When wearing contact lenses, it is common to experience dry eyes. This can be uncomfortable and even painful, making many wonder if contacts are causing their dry eye symptoms.
While contact lenses can contribute to dry eyes, this is not always the case. There are a variety of factors that can cause dry eyes, including:
- Insufficient tear production
- Contact lens material or solution
- Environmental factors
- Allergies or underlying medical conditions
If you are experiencing dry eyes while wearing contacts, it is important to determine the root cause to find the best solution. Here are some potential reasons why your contacts may be causing dry eyes and what you can do about it.
Insufficient Tear Production
Tears play a crucial role in keeping our eyes moist and comfortable. Tears act as a buffer between the lens and the eye when wearing contact lenses, making sure that the lens stays hydrated and moves smoothly with each blink.
However, some people may not produce enough tears to keep their eyes adequately lubricated while wearing contacts. This can be due to a condition called dry eye syndrome or simply genetics. In these cases, contact lenses can exacerbate dry eye symptoms.
If you suspect insufficient tear production may be causing your dry eyes, speaking with an optometrist is important. They can prescribe lubricating eye drops or recommend a different type of contact lens that may be more suitable for your eyes’ needs.
Contact Lens Material
The material of your contact lenses can also contribute to dry eyes. Some people may have a sensitivity or allergy to certain materials, causing their eyes to become dry, red, or itchy.
If you are experiencing discomfort while wearing your contacts, speak with your optometrist about trying a different lens type. Many options are available, including silicone hydrogel lenses designed to retain moisture and allow more oxygen flow to the cornea. Your optometrist can help you find the best material for your eyes.
Contact Lens Solution
The type of contact lens solution you use can also play a role in dry eyes. Some solutions may contain preservatives that can irritate sensitive eyes, causing them to become dry and uncomfortable.
If you suspect your contact lens solution may be contributing to your dry eyes, try switching to a preservative-free option. Be sure to consult with your optometrist before making any changes, as they can provide recommendations so you can choose a safe solution for your specific lenses.
Properly cleaning and storing your contact lenses is also important to avoid dry eyes. Always follow the instructions provided by your eye care professional, and never use tap water or saliva to clean your lenses, as this can introduce harmful bacteria and irritants.
Dry eyes can also be caused by environmental factors. Exposure to dry air, wind, or smoke can cause tears to evaporate more quickly, leading to dryness and discomfort.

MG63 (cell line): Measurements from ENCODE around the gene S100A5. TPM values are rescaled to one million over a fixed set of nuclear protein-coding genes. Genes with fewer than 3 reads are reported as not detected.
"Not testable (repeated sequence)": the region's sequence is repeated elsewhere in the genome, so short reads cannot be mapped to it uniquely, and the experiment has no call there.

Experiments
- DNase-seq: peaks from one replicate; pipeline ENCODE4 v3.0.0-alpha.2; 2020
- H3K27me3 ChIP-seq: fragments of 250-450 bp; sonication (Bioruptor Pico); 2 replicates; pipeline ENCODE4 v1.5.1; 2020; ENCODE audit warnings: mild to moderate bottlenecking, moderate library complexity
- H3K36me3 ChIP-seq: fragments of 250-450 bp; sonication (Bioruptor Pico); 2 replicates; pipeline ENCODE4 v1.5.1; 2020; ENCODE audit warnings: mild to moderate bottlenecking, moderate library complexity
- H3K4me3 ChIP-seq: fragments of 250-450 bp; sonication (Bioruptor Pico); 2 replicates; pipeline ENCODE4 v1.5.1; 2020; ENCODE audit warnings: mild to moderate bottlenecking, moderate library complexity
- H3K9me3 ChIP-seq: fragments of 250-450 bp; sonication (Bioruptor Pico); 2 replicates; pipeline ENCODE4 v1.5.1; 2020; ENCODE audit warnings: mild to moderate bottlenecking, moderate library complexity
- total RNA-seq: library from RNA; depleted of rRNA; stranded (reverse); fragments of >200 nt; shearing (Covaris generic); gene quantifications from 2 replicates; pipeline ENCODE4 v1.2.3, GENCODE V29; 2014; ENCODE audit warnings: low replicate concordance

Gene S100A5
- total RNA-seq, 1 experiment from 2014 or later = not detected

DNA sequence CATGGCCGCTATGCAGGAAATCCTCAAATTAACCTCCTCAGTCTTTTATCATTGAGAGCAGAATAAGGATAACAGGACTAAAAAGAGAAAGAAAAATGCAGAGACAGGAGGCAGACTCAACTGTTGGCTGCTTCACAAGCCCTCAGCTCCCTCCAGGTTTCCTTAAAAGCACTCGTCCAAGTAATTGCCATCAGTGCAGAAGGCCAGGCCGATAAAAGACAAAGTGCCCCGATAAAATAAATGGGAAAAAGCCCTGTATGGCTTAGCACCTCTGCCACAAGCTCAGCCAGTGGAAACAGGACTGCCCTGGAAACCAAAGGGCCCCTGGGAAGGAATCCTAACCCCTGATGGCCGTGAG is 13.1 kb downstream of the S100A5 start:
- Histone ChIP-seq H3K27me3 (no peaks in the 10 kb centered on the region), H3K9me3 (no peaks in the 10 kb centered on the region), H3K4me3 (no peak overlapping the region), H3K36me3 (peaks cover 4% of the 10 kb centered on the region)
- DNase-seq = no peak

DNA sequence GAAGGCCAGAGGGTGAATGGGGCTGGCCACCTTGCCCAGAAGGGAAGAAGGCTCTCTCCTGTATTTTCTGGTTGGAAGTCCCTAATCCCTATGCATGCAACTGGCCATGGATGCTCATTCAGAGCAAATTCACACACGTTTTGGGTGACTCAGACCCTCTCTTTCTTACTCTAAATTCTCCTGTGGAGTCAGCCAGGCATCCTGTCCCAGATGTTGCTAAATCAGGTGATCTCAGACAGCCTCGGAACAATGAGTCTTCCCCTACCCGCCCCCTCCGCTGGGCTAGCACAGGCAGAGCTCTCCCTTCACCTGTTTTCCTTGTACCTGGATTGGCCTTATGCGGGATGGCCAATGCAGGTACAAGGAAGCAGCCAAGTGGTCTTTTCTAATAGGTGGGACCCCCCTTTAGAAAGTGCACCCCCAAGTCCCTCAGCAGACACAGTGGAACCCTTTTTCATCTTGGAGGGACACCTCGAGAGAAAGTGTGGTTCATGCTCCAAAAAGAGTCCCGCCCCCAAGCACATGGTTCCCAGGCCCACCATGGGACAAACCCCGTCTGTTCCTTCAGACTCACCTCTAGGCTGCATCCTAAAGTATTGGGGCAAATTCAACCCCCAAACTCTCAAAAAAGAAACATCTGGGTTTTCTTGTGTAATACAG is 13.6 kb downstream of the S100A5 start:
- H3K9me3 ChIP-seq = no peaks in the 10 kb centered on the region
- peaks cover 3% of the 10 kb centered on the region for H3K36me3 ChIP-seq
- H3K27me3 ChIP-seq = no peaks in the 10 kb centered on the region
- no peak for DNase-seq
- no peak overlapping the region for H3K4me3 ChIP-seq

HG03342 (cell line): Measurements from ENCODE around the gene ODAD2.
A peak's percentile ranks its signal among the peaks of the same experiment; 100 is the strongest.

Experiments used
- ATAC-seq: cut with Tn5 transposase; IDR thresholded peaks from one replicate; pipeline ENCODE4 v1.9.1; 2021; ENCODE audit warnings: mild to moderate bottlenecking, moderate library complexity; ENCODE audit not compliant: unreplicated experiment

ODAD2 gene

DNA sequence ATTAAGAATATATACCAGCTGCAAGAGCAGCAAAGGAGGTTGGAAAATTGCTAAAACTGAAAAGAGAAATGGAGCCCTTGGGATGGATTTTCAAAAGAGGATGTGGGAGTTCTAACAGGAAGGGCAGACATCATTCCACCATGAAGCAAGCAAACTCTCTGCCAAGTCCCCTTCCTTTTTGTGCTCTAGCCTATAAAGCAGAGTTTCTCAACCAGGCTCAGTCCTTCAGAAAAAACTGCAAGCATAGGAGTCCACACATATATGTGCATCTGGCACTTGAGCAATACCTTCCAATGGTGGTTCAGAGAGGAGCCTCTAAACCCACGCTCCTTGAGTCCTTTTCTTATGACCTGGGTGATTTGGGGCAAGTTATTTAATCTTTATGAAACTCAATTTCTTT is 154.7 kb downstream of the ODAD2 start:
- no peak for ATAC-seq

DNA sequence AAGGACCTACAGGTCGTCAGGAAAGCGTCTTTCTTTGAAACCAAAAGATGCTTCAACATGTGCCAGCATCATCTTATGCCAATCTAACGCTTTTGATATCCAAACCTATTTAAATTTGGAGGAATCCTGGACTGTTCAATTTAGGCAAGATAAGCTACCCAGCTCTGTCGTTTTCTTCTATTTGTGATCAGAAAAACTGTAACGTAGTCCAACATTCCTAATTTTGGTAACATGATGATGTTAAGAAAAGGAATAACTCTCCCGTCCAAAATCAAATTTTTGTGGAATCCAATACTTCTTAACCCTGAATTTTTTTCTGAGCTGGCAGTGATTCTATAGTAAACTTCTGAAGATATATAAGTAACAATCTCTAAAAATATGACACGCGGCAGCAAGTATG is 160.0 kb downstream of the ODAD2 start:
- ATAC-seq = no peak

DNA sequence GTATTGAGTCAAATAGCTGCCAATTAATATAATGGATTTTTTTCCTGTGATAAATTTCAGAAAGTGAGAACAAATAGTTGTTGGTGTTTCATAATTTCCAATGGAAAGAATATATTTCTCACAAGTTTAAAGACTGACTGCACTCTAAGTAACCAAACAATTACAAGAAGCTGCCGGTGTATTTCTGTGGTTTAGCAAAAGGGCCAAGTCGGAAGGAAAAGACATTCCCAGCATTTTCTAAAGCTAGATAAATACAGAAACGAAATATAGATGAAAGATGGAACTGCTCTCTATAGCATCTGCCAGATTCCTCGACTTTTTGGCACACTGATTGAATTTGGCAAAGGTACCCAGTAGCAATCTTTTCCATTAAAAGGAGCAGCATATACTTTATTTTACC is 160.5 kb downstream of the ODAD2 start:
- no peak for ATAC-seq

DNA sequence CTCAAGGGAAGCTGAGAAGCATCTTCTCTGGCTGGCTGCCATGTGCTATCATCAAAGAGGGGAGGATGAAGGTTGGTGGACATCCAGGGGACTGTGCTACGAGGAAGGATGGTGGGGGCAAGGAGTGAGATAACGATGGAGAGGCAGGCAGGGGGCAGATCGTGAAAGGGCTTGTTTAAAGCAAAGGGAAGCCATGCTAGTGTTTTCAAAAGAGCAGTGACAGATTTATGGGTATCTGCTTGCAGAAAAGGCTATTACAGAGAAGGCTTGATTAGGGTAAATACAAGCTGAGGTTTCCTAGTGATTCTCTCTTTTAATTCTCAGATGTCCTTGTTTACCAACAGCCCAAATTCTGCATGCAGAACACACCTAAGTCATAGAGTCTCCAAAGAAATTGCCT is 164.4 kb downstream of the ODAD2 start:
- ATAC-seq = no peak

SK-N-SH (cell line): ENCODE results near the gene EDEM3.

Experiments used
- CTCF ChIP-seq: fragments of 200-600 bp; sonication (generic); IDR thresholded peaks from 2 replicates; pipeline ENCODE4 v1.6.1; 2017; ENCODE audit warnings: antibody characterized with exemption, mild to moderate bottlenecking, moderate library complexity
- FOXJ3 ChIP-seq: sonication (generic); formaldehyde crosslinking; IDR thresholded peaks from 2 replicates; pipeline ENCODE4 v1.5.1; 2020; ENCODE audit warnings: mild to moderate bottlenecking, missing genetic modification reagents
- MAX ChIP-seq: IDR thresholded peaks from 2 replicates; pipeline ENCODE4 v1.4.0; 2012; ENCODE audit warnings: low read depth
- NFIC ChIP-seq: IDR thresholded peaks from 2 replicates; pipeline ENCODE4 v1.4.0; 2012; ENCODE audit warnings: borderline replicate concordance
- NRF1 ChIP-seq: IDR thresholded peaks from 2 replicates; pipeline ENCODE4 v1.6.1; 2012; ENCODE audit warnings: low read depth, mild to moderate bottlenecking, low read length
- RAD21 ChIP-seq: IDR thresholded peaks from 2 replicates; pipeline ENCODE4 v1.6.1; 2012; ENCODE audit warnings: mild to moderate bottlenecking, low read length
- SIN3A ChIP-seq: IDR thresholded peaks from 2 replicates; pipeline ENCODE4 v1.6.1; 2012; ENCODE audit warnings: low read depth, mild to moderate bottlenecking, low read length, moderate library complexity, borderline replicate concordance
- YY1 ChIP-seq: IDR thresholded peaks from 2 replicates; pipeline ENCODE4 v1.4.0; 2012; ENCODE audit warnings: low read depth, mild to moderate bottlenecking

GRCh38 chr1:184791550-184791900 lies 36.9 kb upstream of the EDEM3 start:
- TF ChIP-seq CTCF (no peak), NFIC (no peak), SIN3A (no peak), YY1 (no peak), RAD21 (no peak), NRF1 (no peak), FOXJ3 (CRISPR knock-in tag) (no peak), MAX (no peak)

To help combat these effects, consider using a humidifier in your home or office to add moisture to the air. Also, wearing wraparound sunglasses can help protect your eyes from wind and smoke.
Allergies or Underlying Medical Conditions
In some cases, dry eyes may be a symptom of allergies or an underlying medical condition. Allergies can cause inflammation in the eye, leading to dryness and discomfort.
Other conditions such as blepharitis (inflammation of the eyelids), Sjogren’s syndrome (an autoimmune disorder), or diabetes can also contribute to dry eyes. If you suspect that your dry eyes may be caused by an underlying medical condition, it is important to consult an optometrist for proper diagnosis and treatment.
Finding the Proper Fit: Contact Lenses for Dry Eyes
If you have dry eyes, choosing the right contact lens for your needs is important. Various options are available, including soft, rigid gas permeable (RGP), and hybrid lenses.
Soft Contact Lenses
Soft contact lenses are often a popular choice for those with dry eyes as they contain a high water content and tend to be more comfortable. However, they can also be more prone to drying out, especially if you have an underlying medical condition.
Rigid Gas Permeable (RGP) Contact Lenses
RGP lenses are made of a harder material, allowing for better oxygen flow and may be more suitable for dry eyes. However, they can take some time to get used to and may not be as comfortable as soft lenses.
Hybrid Contact Lenses
Hybrid lenses combine the features of both soft and RGP lenses, with a rigid centre surrounded by a soft outer layer. They can provide the best of both worlds in terms of comfort and oxygen flow, making them a good option for those with dry eyes.
Find the Perfect Contact Lens for You
Regardless of the type of contact lens you choose, you must follow proper hygiene and cleaning instructions to prevent the buildup of debris or bacteria that can contribute to dry eyes. Additionally, if your current contact lens material or brand is causing discomfort, consider switching to a different one that suits your needs better. Our Alcona Eye Care Centre team can help you find the right contact lens for your dry eyes. We offer various options and can provide personalized recommendations based on your individual needs. Don’t let dry eyes hold you back from enjoying clear vision—schedule an appointment today to discuss your contact lens options!